When autonomous robots begin to share the human living and working spaces, safety becomes paramount.
It is legally required that the safety of such systems is ensured, e.g. by certification according to relevant standards
such as IEC61508. However, such safety considerations are
usually not addressed in academic robotics. In this paper
we report on one such successful endeavour, which is ... [Show full abstract] concerned with designing, implementing, and certifying a collision avoidance safety function for autonomous vehicles and
static obstacles. The safety function calculates a safety zone
for the vehicle, depending on its current motion, which is
as large as required but as small as feasible, thus ensuring safety against collision with static obstacles. We outline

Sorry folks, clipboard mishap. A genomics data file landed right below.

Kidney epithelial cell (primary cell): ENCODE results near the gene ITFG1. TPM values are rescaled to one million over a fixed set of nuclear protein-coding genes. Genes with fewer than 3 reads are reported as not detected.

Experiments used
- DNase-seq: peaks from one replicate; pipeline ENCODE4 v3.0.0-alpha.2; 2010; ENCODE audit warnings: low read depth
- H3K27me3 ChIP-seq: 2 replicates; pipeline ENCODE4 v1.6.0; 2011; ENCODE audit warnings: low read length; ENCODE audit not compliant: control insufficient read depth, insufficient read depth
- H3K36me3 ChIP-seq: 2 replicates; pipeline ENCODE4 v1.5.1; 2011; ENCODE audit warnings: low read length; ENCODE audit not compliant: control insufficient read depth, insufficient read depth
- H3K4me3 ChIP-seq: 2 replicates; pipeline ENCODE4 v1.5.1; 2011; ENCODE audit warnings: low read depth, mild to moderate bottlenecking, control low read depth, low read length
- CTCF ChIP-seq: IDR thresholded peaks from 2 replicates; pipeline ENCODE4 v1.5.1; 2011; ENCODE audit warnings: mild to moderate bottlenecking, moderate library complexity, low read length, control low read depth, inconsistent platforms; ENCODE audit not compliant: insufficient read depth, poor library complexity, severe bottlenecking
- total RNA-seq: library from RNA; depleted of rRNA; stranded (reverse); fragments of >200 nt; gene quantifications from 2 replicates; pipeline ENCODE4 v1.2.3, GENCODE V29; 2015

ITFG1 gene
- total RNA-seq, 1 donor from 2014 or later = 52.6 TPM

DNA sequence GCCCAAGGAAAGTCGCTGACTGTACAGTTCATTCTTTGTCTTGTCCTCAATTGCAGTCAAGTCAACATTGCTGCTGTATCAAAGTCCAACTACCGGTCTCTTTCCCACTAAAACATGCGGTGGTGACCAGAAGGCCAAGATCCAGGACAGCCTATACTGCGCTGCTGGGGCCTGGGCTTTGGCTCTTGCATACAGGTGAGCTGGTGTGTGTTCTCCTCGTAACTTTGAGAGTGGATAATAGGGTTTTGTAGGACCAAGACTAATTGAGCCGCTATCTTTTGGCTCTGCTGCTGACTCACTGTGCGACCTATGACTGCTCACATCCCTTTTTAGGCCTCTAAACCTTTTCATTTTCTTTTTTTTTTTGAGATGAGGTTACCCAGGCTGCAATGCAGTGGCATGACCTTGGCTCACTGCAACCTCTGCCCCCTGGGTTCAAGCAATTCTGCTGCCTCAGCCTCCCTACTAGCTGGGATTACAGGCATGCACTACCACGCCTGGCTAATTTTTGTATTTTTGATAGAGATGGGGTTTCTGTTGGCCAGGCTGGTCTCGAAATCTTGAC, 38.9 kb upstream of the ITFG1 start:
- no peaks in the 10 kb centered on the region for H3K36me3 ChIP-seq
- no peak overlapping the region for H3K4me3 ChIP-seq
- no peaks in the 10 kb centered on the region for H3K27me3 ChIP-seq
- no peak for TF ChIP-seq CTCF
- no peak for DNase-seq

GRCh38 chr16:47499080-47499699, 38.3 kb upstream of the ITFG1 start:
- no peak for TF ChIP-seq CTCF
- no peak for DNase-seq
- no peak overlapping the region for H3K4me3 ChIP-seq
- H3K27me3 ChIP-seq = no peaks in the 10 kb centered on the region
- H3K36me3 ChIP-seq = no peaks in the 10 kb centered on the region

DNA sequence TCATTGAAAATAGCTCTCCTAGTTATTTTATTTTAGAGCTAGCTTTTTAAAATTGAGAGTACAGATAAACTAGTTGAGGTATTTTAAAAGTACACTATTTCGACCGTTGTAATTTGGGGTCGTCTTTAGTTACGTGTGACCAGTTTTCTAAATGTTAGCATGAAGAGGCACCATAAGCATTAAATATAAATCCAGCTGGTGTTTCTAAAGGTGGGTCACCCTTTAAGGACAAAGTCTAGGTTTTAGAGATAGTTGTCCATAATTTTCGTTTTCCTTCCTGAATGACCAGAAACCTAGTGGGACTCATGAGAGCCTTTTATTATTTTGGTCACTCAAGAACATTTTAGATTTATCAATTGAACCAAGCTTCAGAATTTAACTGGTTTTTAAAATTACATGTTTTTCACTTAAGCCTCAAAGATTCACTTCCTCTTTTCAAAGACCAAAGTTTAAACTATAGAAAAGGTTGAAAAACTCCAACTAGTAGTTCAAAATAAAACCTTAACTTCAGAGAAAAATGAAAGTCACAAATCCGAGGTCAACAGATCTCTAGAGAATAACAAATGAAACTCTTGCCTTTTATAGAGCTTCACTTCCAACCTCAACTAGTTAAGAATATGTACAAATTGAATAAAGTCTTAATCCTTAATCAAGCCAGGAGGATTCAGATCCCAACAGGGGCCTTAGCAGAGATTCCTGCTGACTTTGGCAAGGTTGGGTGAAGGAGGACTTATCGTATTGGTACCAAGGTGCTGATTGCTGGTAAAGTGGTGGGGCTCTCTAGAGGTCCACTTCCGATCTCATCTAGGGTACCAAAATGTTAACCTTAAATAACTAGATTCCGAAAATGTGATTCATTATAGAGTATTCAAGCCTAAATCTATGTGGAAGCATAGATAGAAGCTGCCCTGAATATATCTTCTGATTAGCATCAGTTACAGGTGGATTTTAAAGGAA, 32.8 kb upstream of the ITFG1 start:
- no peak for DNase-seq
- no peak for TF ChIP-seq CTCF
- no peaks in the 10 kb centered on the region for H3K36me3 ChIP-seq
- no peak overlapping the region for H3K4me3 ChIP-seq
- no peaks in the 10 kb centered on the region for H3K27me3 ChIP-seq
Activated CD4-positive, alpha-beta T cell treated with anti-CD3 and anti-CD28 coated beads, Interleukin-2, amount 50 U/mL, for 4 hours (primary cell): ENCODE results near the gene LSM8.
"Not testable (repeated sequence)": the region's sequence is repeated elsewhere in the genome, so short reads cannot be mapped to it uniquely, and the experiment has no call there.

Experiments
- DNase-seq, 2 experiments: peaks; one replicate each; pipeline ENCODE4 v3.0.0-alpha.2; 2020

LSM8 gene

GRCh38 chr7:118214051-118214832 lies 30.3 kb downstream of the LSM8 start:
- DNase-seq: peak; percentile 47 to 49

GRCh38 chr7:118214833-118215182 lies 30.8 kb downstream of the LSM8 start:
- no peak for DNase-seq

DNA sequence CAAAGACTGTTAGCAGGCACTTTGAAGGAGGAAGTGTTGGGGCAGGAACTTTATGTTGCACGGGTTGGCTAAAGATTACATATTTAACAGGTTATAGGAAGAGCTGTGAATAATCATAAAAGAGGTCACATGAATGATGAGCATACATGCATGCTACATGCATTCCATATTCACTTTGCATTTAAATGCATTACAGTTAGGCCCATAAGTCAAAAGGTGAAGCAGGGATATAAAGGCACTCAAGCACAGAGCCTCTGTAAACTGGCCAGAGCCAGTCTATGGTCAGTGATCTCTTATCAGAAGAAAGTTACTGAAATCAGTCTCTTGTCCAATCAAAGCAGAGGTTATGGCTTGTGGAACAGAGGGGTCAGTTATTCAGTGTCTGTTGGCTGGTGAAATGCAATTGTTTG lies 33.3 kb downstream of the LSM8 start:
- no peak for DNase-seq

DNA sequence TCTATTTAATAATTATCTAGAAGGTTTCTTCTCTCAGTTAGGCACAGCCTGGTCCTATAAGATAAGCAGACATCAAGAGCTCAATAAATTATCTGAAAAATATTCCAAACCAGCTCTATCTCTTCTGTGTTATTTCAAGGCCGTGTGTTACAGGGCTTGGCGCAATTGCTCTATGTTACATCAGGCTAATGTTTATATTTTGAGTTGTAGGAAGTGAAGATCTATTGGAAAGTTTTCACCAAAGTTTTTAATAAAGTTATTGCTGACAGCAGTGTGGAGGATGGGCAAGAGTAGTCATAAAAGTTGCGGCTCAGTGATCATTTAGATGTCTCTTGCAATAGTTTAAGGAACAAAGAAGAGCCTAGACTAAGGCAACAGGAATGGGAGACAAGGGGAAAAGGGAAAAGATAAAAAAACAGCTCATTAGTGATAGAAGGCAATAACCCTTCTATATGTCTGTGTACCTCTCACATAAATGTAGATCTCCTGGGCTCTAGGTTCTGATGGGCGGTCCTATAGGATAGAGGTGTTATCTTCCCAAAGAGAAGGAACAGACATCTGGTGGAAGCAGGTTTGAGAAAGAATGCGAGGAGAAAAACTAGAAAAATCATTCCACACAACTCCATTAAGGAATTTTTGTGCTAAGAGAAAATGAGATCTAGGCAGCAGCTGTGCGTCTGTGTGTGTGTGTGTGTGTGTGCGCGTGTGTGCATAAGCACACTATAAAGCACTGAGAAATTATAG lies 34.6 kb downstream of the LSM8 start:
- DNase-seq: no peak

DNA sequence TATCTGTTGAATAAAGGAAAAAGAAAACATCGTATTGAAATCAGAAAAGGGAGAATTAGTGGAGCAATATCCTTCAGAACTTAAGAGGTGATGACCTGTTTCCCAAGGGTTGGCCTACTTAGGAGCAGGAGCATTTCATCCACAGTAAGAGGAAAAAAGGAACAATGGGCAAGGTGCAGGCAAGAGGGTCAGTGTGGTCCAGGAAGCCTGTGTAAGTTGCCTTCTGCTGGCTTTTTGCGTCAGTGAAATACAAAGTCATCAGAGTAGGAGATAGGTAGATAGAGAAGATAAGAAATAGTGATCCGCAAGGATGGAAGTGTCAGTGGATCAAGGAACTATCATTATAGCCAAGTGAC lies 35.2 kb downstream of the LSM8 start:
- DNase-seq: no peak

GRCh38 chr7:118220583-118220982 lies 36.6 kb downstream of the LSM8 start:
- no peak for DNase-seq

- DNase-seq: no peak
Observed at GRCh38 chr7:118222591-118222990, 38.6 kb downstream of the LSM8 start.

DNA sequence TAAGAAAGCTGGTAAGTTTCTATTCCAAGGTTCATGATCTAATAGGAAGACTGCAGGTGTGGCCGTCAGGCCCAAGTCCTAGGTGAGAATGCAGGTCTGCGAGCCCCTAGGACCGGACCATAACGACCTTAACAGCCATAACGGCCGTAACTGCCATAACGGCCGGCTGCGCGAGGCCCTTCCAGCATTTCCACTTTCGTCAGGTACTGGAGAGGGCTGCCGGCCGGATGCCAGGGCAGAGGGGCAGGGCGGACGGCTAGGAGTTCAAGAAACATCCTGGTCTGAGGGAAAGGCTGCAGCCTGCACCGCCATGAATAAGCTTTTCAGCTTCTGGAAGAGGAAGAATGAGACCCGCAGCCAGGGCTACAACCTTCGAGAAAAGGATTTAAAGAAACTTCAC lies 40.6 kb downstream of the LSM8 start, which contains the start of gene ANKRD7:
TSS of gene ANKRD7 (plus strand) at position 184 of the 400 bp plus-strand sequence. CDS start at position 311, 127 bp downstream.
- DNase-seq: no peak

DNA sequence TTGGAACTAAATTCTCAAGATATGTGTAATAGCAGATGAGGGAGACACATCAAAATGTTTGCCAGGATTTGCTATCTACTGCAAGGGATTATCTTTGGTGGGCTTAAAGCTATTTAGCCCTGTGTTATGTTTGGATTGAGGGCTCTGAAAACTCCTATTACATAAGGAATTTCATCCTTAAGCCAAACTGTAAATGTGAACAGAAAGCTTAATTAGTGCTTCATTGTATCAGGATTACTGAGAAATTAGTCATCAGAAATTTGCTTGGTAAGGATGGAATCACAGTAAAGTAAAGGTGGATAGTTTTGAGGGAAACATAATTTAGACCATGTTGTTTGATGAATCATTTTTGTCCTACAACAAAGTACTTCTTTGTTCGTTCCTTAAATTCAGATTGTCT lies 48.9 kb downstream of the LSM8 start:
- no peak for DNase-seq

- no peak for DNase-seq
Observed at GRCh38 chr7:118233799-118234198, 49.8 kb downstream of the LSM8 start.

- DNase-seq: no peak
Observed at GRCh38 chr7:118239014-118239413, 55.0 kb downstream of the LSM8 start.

the algorithm which was specifically designed with safety
in mind, and present our verification methodology which
is based on formal proof and verification using the theorem prover Isabelle. The implementation and our methodology have been certified for use in applications up to SIL3
of IEC61508 by a certification authority (TÜV Süd Rail
GmbH, Germany). Throughout, issues we recognised as being important for a successful application of formal methods
in robotics are highlighted. Moreover, we argue that formal analysis deepens the understanding of the algorithm, and
hence is valuable even outside the safety context.